This is a novel by John Christopher. I reread his Tripods series recently. They’re some of the best Young Adult books I’ve read, and after learning from his biography that he got his start with adult literature I decided to try his first successful novel. The Death of Grass – 1956, published in the US as No Blade of Grass on the grounds that the original title sounded like something from a gardening magazine – is an apocalyptic novel in which a virus decimates global food crops leading to famine and the collapse of civilisation. It was a hit at the time but went out of print, until recently when it was listed as one of the best out-of-print novels published in the UK and subsequently republished.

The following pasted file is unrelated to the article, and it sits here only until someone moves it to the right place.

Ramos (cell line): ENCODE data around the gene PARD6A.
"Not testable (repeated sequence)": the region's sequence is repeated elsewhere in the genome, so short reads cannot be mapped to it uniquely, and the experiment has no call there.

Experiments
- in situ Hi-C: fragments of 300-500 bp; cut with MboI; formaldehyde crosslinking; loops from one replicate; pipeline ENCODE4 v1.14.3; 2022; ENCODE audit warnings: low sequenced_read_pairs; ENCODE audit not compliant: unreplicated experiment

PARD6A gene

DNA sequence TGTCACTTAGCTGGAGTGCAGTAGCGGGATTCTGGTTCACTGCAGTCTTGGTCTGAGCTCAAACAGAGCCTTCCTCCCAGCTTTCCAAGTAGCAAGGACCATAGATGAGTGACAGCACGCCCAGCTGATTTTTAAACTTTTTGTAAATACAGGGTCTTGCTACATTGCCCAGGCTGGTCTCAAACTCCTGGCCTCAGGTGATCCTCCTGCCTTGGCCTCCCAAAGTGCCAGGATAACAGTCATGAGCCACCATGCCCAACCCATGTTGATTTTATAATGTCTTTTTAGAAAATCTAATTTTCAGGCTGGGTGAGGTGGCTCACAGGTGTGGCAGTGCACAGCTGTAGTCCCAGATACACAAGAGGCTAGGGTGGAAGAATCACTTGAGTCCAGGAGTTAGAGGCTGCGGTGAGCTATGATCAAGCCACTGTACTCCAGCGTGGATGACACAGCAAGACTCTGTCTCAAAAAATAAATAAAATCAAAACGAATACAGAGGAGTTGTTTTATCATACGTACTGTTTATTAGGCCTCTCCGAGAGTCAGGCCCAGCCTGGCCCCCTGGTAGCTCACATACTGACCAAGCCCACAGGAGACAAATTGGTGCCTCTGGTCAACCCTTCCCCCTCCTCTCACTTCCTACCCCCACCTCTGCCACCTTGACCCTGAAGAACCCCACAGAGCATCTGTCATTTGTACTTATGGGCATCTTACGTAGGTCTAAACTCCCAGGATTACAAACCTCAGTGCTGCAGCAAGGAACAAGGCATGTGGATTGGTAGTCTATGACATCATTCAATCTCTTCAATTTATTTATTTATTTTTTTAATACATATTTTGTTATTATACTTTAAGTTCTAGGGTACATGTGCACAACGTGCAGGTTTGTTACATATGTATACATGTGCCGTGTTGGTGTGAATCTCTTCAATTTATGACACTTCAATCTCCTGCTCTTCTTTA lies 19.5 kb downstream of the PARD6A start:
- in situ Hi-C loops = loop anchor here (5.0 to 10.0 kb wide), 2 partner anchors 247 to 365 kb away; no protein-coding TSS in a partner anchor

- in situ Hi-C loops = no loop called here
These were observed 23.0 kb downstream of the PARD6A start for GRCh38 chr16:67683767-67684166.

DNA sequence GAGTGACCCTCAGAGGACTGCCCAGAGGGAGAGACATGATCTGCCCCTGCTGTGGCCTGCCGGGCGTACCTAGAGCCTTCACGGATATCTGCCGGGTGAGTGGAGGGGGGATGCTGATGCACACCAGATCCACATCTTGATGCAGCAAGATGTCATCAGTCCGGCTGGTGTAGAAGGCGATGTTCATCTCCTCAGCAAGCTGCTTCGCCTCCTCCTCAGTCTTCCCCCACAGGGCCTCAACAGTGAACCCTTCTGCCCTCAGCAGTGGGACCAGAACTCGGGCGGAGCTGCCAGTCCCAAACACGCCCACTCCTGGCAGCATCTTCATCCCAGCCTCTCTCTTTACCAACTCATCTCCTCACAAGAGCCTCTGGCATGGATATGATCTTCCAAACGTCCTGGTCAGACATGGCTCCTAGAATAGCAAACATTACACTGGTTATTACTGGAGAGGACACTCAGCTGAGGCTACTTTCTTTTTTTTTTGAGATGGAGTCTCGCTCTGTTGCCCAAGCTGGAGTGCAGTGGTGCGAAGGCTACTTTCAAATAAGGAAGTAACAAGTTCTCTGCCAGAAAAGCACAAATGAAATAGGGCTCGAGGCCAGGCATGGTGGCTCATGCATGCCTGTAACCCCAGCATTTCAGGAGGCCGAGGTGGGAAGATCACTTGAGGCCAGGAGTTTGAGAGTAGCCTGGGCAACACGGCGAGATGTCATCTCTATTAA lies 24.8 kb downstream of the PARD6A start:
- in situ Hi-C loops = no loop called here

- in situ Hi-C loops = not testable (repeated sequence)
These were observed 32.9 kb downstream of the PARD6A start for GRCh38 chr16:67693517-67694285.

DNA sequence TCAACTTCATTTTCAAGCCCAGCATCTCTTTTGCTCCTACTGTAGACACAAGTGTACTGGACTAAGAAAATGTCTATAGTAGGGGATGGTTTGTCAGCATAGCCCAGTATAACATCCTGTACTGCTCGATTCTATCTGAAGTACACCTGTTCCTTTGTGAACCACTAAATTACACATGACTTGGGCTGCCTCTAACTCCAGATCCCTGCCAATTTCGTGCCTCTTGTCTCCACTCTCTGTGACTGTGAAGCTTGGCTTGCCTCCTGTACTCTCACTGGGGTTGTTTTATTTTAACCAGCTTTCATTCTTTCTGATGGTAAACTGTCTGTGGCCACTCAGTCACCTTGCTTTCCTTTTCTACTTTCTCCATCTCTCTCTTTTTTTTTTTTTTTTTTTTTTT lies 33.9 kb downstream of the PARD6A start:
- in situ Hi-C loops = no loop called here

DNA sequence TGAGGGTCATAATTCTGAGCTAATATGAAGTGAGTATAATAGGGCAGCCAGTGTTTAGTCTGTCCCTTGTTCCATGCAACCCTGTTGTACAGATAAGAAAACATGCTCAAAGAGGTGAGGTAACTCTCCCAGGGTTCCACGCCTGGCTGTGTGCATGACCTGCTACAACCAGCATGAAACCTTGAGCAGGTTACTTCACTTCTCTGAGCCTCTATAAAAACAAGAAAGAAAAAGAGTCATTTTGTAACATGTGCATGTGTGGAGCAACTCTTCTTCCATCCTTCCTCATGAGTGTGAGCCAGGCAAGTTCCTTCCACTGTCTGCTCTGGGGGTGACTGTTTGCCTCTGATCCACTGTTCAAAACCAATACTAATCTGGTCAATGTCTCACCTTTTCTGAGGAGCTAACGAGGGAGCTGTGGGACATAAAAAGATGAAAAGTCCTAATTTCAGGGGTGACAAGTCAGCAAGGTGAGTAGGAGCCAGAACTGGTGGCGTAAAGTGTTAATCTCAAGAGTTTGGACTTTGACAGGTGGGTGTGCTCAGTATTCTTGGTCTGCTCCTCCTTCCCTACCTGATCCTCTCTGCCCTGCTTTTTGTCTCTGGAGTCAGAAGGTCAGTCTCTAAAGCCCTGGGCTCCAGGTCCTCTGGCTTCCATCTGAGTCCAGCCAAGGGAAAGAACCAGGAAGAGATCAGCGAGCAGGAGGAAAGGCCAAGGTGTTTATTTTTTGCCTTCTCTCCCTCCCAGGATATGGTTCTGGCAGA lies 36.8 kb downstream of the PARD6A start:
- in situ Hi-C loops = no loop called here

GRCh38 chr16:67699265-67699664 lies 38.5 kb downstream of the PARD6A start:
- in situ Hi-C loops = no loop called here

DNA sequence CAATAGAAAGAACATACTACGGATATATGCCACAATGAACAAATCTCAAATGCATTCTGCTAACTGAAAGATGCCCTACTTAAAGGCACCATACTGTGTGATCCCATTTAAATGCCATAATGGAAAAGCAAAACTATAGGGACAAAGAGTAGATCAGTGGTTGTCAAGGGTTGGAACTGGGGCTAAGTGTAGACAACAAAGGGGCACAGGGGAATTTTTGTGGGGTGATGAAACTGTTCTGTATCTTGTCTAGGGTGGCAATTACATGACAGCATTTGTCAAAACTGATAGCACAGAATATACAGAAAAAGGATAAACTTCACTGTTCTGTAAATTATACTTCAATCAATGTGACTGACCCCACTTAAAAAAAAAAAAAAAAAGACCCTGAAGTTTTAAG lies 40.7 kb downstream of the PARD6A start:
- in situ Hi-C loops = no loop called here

It’s good. I can see why it was a hit. But it’s also really incredibly grim. Most post-apocalyptic novels and movies like to cleanly kill off most of the population via a third party – virus, zombies etc – so that the characters have a clean start. Those stories are a reaction against modernity and a fantasy about starting again in a simpler, quieter world. Death of Grass is an argument for modernity but also its fragility. As soon as civilisation is challenged it collapses and everyone starts murdering each other for food. Women instantly become chattels. Insufficiently brutal men are executed. It’s horrible.
I can see why the book went out of print. It might be more realistic than the rest of the genre but that only shows that realism isn’t a desirable quality when you’re writing about the apocalypse.